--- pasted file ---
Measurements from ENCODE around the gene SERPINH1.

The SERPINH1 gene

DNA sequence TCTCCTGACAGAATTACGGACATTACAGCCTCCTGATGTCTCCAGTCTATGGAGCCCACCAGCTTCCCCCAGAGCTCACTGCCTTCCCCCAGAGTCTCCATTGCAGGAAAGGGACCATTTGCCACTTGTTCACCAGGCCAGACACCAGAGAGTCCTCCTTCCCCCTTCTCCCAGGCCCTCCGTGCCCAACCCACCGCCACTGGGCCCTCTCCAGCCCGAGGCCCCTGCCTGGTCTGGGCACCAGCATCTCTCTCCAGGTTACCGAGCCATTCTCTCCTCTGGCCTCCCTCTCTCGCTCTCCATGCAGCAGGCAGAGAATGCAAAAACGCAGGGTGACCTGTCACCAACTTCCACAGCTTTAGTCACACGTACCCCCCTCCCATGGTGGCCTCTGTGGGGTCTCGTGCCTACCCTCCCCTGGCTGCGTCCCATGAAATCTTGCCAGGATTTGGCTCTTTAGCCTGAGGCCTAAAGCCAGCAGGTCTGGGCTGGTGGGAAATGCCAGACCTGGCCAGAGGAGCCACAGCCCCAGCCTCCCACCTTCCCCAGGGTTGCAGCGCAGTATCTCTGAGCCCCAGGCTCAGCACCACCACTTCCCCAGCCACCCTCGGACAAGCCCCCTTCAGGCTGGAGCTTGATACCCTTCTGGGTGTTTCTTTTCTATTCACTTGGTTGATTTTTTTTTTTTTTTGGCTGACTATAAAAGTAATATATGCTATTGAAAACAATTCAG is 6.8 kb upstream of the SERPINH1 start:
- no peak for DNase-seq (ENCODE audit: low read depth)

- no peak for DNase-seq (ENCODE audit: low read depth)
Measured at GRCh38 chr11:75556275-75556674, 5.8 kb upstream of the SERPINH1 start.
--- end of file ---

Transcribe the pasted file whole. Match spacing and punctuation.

Measurements from ENCODE around the gene SERPINH1.

The SERPINH1 gene

DNA sequence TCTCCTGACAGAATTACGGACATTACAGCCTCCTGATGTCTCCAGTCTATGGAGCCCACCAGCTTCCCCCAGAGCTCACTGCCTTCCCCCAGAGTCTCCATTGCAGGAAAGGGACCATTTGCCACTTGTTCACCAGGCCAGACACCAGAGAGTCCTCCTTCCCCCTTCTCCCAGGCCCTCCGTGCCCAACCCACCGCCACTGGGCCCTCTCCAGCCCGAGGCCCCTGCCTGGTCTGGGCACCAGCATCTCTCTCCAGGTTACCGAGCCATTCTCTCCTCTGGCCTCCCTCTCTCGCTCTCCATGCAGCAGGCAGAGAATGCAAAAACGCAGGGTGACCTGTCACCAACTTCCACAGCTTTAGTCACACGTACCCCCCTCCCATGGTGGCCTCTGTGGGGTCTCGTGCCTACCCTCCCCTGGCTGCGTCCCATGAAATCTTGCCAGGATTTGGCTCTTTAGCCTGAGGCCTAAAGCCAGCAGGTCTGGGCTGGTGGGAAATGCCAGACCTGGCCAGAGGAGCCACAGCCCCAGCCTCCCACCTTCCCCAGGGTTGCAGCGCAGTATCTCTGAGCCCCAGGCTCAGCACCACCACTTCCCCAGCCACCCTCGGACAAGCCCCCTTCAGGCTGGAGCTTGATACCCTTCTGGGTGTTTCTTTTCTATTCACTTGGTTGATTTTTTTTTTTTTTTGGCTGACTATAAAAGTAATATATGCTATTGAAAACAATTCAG is 6.8 kb upstream of the SERPINH1 start:
- no peak for DNase-seq (ENCODE audit: low read depth)

- no peak for DNase-seq (ENCODE audit: low read depth)
Measured at GRCh38 chr11:75556275-75556674, 5.8 kb upstream of the SERPINH1 start.